What is a Scareware Attack, and How Does it Work?

Posted on by Dawna M. Roberts in SecurityJanuary 06, 2021
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You may or may not have heard about shareware attacks, but if you fall prey to this ruthless tactic, you may end up with serious security, privacy, and identity theft problems.  

What is a Scareware Attack?

A scareware attack involves the use of social engineering tactics to trick and scare you into clicking a clink, which then infects your computer with malware. The most common scareware attacks pop up messages on your computer or browser informing you that your computer has a virus or has been infected, and you must click the link to fix it. 

Sometimes the ads try to “sell” you a piece of antivirus software (which is bogus), and most often, your computer doesn’t even have any viruses. It is all a ruse. If you do hand over credit card details, you may end up the victim of fraud as well. 

These pop-up messages often imitate Windows pop-up boxes to look legitimate. However, Windows does not inform you of viruses or try to sell you the fix. The scarier versions don’t even allow you to close the box; if you click Cancel or hit the X button in the top corner, it will take you to the malicious website downloading automatically. The “fix” it promises is malware meant to spy on your activities, steal your information, or take over your computer.

In October 2008, Microsoft and the Washington Attorney General sued two companies (Branch Software and Alpha Red) for scareware called “Registry Cleaner XP.” Then in December 2008, the Federal Trade Commission took out a restraining order on two additional companies (U.S. Innovative Marketing Inc., and ByteHosting) for their scareware products: DriveCleaner, WinAntivirus, ErrorSafe, WinFixer and XP Antivirus.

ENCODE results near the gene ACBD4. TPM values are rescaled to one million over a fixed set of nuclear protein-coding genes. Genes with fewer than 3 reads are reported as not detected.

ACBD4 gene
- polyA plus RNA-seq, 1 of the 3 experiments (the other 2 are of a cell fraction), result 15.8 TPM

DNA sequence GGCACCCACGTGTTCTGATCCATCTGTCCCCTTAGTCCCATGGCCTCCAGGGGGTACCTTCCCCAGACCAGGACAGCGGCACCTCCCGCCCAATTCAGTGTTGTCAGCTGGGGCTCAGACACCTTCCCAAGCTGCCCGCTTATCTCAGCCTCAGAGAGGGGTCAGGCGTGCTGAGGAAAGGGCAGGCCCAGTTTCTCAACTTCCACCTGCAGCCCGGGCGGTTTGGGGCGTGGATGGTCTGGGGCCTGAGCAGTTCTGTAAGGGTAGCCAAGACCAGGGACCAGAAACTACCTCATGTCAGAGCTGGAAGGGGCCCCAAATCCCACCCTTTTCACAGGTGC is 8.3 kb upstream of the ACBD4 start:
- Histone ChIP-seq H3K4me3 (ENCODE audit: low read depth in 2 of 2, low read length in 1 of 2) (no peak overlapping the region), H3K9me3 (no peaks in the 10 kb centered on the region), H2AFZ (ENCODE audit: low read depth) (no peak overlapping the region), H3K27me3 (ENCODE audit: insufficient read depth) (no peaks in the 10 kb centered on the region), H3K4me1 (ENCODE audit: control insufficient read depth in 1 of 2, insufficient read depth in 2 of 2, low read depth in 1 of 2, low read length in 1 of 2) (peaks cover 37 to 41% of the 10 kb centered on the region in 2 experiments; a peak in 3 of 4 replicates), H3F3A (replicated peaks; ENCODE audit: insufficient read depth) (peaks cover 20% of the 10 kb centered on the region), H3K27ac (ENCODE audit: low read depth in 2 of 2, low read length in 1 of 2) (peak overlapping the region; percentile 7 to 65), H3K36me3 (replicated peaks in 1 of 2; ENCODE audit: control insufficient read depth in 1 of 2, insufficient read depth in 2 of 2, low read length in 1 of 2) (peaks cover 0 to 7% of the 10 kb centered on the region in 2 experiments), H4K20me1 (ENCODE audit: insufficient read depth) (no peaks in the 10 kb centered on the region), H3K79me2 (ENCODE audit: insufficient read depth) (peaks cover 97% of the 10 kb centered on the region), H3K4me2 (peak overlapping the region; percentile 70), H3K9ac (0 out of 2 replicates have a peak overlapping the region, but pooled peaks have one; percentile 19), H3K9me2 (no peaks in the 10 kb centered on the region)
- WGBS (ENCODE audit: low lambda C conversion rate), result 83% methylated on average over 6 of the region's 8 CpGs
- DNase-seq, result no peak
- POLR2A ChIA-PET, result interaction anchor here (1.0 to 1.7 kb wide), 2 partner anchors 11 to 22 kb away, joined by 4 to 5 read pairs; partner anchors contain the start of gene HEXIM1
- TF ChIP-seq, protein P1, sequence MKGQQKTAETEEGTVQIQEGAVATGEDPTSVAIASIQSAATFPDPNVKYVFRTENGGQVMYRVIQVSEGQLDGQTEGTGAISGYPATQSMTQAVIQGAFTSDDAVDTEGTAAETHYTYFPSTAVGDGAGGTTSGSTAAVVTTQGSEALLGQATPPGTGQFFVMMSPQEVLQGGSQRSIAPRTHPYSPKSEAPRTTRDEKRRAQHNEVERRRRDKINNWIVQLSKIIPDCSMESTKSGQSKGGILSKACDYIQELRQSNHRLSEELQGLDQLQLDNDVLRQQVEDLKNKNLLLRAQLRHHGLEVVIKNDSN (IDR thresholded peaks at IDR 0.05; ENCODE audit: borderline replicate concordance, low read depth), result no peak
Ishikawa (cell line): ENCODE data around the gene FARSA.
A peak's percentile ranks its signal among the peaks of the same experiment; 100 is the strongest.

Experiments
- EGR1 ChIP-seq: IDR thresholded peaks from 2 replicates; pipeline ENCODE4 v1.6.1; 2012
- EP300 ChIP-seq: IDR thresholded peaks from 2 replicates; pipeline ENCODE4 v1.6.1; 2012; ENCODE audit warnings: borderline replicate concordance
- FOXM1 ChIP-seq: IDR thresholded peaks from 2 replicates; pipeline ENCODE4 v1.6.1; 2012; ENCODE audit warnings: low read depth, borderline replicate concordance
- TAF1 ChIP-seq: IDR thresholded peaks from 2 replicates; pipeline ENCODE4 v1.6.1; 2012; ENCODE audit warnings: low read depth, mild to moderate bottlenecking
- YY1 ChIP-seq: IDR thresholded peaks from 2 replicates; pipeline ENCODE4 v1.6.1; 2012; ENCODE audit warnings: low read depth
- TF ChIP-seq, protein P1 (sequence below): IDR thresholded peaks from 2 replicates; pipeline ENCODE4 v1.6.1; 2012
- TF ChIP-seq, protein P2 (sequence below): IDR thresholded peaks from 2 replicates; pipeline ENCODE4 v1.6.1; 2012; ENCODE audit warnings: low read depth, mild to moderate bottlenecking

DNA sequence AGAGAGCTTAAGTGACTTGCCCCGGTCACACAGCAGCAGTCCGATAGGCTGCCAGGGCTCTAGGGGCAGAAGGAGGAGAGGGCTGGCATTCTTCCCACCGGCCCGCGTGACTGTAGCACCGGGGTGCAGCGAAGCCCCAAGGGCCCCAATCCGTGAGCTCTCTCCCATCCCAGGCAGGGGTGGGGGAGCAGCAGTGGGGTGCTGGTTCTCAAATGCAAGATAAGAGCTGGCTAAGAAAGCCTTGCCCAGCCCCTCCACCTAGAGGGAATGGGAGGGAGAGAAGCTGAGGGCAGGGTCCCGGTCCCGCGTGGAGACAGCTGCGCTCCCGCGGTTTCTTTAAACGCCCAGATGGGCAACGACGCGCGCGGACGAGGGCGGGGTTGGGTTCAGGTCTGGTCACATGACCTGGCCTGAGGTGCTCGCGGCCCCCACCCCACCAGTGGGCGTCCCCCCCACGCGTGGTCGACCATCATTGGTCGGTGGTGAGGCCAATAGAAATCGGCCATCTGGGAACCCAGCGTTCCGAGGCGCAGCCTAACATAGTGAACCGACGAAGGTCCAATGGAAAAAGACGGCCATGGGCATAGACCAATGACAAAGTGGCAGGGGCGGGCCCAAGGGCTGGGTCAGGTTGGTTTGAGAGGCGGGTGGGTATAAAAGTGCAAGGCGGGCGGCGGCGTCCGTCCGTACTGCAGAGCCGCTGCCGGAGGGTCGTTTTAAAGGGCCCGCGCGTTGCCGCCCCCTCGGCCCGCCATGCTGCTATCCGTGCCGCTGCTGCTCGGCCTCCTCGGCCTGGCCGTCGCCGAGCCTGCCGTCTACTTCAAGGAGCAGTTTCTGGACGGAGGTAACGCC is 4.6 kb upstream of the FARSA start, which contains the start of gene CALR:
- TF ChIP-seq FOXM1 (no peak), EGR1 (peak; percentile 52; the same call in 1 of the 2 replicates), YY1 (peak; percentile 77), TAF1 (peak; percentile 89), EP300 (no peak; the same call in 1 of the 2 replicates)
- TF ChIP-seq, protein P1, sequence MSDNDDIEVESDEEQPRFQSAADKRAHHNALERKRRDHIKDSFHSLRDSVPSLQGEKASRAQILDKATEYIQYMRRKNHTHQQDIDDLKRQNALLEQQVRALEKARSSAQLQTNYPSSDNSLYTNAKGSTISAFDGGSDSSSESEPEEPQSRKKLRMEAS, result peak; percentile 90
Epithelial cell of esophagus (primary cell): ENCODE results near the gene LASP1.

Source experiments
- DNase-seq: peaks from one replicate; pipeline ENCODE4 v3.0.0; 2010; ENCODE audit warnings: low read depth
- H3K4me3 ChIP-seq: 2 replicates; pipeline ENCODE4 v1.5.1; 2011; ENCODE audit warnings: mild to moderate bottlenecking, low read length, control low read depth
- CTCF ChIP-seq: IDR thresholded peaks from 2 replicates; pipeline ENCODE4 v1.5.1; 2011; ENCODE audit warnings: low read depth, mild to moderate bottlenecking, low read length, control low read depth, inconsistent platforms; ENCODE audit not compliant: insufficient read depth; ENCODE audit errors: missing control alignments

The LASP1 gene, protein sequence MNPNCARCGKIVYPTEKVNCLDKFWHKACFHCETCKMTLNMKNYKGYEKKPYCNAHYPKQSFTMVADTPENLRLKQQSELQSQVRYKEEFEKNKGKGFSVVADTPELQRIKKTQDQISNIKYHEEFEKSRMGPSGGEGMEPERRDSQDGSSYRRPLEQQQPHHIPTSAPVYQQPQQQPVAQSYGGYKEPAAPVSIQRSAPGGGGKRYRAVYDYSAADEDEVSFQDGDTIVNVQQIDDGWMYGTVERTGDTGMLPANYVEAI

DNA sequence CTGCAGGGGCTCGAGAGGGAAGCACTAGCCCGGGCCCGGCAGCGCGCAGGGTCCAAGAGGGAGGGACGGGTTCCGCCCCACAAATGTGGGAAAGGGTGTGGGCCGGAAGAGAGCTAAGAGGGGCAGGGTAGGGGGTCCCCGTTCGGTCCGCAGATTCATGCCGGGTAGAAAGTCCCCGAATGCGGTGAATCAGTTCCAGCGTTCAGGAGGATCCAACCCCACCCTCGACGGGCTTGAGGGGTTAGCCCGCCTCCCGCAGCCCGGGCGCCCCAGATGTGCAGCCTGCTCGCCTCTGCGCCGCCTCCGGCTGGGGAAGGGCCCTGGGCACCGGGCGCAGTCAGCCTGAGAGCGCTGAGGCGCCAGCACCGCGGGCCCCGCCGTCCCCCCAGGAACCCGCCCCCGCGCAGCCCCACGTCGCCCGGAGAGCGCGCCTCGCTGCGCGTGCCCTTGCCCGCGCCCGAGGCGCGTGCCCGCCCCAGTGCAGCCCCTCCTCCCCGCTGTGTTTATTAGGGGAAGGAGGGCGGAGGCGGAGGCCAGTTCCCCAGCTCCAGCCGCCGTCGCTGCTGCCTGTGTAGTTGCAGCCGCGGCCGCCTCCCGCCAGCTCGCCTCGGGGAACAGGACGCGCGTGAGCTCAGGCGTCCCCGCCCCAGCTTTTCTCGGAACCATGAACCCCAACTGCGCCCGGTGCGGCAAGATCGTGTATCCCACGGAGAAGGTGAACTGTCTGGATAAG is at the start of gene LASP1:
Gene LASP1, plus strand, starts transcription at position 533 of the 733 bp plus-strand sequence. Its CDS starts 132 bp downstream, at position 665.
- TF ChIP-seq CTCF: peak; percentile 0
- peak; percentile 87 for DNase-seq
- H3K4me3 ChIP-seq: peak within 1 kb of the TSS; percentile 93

Some additional scareware programs to watch out for are: 

  • Total Secure 2009.
  • AdwarePunisher.
  • SpySheriff.

How Does Scareware Work?

Unfortunately, thieves have made millions off of scareware, and because they prey on people’s lack of knowledge and fear, new victims fall for this tactic every day. 

Once you click a link to “fix” your computer, malware may be installed in the background. This malware could be capable of recording keystrokes and stealing your logins (usernames/passwords), credit card and bank details, and more. In some cases, the malware is ransomware, and the hacker may take complete control of your computer, encrypting all your data and locking you out until you pay the ransom. 

How to Identify an Ad as Scareware

Thankfully, there are some telltale signs that can help you from becoming a victim of this scam. Look out for the items below:

  • Grammatical errors - Often, scammers are from other countries where English is not their native language, and the messaging may be full of grammatical, punctuation, and spelling errors. 
  • Phone number - If the pop-up ad urges you to call a phone number, this is a big tip-off that it’s a scam. They simply want to get you on the phone and grab your credit card details to buy their fake fix. 
  • Payment method - If they ask you to pay for the software with prepaid gift cards or a wire transfer, or even bitcoin, hang up. It’s a scam. 
  • Warn without scan - You see a pop-up that your computer is infected, but you haven’t even initiated a scan using any software. That is another sign that it’s a scam.
  • Urgent messaging - Usually, scammers use scary and urgent wording to get you to click. If the message seems frightening or mentions dozens of infections, calm down, and close the ad. It’s not real. 
  • Hard to close - If there is no clear way to close the ad, reboot your computer either by holding down the power button or using CTRL+ALT+DEL on a Windows machine.
  • Fishy name - Typically, scareware antivirus “software” has very odd names like SpyWiper, Advanced Cleaner, and things like UltimateCleaner. These are fake. 

How to Stay Safe From Scareware Tactics

Although you may not be able to avoid coming across one of these pop-ups as you browse the internet, you can take steps to ensure your safety. 

  • Never click the “download” or “fix” button on one of these ads. If you can’t close it without it taking you to a URL, reboot your computer and do not visit the site you found it on. Install legitimate antivirus software and do a deep scan of your machine before doing anything else.
  • Never provide credit card information either online or over the phone for one of these programs.
  • Do not be frightened. These ads lie to get you to download malware.
  • Keep your browser and operating system updated with the latest patches.
  • Turn on pop-up blocking.
  • Install good antivirus software to keep you protected at all times. Run deep scans often. 

Use common sense. Even if you see something scary, stop and investigate it first before taking any action that could lead to more trouble.

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